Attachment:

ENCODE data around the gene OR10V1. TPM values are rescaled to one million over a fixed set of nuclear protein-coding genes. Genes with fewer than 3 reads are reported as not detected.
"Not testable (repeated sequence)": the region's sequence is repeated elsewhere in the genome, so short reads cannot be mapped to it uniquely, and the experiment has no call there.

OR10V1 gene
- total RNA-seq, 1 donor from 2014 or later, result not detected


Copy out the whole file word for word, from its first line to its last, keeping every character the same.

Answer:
ENCODE data around the gene OR10V1. TPM values are rescaled to one million over a fixed set of nuclear protein-coding genes. Genes with fewer than 3 reads are reported as not detected.
"Not testable (repeated sequence)": the region's sequence is repeated elsewhere in the genome, so short reads cannot be mapped to it uniquely, and the experiment has no call there.

OR10V1 gene
- total RNA-seq, 1 donor from 2014 or later, result not detected